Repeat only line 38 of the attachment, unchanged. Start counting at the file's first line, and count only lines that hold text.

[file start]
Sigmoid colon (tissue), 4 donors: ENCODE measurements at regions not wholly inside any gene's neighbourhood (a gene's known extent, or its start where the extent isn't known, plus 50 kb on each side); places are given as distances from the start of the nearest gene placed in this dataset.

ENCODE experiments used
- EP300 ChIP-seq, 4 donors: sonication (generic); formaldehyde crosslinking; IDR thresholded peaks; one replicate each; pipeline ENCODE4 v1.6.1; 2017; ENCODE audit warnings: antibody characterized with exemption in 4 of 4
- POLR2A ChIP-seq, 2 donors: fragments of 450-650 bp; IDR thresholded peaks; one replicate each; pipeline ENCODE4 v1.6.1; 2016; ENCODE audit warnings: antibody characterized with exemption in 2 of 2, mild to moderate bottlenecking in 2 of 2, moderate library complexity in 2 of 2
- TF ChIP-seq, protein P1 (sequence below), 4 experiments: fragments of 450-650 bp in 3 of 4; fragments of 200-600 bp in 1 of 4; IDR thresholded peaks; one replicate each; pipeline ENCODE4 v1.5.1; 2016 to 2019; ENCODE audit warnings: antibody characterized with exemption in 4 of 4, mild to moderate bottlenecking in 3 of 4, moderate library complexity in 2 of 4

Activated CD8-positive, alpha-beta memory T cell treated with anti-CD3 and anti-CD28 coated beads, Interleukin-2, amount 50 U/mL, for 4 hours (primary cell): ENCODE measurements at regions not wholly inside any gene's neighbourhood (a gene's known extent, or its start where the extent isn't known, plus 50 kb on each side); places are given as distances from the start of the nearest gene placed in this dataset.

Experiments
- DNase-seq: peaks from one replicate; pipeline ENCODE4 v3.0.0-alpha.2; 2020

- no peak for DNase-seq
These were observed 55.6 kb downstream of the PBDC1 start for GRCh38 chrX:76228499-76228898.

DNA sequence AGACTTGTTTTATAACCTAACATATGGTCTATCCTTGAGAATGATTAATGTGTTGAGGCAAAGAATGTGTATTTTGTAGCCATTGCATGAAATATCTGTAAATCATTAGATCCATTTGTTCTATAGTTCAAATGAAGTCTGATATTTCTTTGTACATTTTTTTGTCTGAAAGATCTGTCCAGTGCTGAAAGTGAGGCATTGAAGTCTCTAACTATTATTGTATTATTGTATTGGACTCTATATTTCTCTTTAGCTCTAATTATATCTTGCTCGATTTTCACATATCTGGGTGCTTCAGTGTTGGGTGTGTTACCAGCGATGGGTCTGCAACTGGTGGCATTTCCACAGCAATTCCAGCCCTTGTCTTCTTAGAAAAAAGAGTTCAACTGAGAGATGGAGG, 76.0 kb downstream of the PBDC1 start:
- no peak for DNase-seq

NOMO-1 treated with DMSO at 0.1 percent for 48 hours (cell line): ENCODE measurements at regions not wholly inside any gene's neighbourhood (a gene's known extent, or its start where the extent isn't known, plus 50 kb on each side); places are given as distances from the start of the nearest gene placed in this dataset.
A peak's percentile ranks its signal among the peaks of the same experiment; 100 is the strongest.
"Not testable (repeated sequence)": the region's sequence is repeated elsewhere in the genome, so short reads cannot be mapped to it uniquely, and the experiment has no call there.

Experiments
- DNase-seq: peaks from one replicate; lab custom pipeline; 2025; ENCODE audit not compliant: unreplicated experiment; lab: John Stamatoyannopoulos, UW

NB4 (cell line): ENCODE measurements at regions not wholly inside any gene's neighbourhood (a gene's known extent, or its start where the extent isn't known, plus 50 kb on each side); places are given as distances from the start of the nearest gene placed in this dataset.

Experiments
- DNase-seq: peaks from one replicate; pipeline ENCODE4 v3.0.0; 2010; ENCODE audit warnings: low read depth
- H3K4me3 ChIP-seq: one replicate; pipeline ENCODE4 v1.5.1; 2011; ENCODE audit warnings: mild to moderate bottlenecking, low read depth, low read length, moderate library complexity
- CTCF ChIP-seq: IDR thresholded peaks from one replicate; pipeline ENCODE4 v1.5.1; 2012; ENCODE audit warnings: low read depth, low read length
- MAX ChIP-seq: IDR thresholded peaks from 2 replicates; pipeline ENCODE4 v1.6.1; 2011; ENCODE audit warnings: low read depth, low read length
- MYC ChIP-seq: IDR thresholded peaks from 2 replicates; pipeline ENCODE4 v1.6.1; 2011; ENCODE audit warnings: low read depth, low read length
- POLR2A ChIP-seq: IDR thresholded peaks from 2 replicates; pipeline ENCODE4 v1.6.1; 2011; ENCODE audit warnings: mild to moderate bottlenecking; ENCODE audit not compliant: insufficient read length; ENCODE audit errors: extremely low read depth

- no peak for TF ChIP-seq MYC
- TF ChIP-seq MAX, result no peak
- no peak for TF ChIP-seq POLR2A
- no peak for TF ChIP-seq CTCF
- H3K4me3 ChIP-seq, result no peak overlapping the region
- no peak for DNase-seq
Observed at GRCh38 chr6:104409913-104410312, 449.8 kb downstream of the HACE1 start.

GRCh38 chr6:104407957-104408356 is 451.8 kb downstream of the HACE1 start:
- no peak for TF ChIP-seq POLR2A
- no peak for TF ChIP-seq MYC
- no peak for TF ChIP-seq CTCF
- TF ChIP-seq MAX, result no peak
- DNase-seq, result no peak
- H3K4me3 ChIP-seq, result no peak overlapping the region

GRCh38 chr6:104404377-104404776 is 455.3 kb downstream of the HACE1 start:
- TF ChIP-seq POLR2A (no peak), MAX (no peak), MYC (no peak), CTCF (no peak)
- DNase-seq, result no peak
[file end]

- DNase-seq, result no peak